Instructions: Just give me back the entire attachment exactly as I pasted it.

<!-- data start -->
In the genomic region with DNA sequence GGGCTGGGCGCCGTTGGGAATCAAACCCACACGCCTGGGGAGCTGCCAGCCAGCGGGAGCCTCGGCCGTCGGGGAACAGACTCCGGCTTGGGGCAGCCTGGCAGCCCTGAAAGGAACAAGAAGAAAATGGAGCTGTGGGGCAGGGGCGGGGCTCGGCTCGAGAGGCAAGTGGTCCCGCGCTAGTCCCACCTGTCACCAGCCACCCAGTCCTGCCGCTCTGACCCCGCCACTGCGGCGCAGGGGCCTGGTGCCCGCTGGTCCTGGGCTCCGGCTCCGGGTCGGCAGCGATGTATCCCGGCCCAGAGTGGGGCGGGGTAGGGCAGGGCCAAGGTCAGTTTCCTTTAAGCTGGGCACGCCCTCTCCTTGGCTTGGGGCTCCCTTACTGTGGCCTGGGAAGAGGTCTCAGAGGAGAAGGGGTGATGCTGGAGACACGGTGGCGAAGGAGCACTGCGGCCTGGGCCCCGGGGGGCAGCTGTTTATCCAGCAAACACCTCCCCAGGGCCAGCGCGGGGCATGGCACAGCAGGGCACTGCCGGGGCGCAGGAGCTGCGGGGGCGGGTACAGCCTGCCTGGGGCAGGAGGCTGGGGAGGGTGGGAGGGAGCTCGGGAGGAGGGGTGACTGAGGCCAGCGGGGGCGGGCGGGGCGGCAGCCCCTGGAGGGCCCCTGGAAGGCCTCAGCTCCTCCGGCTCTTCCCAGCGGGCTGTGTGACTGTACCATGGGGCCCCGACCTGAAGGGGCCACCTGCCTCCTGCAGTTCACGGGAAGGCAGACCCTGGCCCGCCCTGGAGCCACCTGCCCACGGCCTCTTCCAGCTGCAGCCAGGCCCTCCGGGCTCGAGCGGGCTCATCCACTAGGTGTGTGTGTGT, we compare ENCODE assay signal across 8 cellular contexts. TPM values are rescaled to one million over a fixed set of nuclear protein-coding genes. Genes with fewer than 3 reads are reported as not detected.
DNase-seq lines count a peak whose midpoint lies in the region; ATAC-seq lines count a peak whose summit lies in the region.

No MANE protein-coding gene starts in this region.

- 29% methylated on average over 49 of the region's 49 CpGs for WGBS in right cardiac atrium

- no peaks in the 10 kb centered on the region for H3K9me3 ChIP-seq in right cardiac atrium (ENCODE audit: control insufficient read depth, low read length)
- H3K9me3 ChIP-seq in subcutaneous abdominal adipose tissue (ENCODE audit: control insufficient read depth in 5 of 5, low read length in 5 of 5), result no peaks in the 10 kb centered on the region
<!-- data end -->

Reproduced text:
In the genomic region with DNA sequence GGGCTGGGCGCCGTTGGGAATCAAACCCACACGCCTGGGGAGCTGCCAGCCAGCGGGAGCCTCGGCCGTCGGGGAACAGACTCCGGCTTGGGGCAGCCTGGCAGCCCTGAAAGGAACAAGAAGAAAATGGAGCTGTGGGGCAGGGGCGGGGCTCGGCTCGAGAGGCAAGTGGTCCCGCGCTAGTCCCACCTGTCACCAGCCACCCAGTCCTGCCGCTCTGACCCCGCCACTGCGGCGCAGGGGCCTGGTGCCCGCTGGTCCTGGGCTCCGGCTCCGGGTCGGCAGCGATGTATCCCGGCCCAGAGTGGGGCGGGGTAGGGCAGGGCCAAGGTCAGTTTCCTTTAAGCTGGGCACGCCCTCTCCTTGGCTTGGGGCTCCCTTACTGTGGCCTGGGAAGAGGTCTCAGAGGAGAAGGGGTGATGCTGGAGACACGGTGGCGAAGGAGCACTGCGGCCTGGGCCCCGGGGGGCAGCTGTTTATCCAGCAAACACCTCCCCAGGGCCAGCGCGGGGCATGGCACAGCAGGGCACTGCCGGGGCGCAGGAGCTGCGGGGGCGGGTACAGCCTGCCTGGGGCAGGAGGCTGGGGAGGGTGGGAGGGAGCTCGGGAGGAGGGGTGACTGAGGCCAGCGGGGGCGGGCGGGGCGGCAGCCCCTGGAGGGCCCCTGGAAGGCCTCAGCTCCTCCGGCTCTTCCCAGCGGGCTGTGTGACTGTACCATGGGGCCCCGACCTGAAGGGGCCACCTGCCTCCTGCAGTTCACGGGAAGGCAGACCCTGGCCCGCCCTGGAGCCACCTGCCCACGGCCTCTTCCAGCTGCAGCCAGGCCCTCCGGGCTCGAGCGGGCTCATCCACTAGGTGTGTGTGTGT, we compare ENCODE assay signal across 8 cellular contexts. TPM values are rescaled to one million over a fixed set of nuclear protein-coding genes. Genes with fewer than 3 reads are reported as not detected.
DNase-seq lines count a peak whose midpoint lies in the region; ATAC-seq lines count a peak whose summit lies in the region.

No MANE protein-coding gene starts in this region.

- 29% methylated on average over 49 of the region's 49 CpGs for WGBS in right cardiac atrium

- no peaks in the 10 kb centered on the region for H3K9me3 ChIP-seq in right cardiac atrium (ENCODE audit: control insufficient read depth, low read length)
- H3K9me3 ChIP-seq in subcutaneous abdominal adipose tissue (ENCODE audit: control insufficient read depth in 5 of 5, low read length in 5 of 5), result no peaks in the 10 kb centered on the region